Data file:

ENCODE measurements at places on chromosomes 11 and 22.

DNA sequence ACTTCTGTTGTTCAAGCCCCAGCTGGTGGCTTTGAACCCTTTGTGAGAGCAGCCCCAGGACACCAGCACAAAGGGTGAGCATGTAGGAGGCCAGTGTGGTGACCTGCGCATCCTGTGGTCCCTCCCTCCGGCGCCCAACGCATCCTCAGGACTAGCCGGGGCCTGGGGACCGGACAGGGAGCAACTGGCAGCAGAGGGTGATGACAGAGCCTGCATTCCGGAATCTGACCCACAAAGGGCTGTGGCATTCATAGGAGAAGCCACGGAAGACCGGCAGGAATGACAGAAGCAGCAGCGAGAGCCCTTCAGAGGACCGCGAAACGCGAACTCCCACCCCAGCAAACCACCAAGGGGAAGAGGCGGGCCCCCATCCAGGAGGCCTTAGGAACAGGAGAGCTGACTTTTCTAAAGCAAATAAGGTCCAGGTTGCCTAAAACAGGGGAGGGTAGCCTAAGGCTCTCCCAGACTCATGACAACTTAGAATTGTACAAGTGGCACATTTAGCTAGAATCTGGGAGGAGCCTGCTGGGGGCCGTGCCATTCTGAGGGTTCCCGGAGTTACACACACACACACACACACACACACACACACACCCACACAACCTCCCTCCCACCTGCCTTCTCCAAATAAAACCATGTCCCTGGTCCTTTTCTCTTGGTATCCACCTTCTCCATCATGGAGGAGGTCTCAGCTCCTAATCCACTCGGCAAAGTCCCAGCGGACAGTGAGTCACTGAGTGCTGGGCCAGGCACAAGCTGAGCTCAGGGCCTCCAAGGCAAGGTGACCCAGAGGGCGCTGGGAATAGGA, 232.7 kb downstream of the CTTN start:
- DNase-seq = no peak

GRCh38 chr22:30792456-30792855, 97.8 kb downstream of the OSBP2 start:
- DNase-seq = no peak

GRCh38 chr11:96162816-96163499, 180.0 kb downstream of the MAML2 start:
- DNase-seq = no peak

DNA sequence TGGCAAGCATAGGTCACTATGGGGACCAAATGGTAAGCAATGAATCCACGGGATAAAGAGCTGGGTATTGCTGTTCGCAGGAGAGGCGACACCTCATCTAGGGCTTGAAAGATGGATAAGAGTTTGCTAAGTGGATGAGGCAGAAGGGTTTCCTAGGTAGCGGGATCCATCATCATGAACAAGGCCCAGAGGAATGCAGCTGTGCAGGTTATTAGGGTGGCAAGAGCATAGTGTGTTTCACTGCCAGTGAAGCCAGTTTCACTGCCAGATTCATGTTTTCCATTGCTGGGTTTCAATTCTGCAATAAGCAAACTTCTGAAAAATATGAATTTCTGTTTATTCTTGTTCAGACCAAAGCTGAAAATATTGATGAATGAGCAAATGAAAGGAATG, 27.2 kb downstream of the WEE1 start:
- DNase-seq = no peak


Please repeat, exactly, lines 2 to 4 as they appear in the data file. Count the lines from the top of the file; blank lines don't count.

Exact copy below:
DNA sequence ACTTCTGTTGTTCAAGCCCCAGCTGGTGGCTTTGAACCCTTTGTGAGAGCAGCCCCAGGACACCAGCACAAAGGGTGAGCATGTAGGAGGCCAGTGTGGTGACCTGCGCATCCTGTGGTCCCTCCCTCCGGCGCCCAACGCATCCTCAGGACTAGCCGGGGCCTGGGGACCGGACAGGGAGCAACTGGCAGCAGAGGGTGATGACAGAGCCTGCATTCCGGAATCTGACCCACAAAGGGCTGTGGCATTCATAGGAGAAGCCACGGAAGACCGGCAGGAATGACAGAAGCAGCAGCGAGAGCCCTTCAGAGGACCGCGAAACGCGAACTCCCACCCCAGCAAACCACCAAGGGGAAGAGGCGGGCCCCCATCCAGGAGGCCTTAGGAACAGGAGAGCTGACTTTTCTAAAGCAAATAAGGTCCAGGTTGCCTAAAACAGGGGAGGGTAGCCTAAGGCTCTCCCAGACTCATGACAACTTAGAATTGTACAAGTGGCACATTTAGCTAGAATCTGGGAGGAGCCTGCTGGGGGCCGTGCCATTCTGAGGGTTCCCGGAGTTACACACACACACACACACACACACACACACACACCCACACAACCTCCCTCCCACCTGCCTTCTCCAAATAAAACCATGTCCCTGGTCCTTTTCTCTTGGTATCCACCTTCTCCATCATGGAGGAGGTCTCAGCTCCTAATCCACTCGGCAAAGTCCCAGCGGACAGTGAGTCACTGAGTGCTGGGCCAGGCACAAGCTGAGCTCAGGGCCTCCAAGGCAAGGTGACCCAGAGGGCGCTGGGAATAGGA, 232.7 kb downstream of the CTTN start:
- DNase-seq = no peak

GRCh38 chr22:30792456-30792855, 97.8 kb downstream of the OSBP2 start: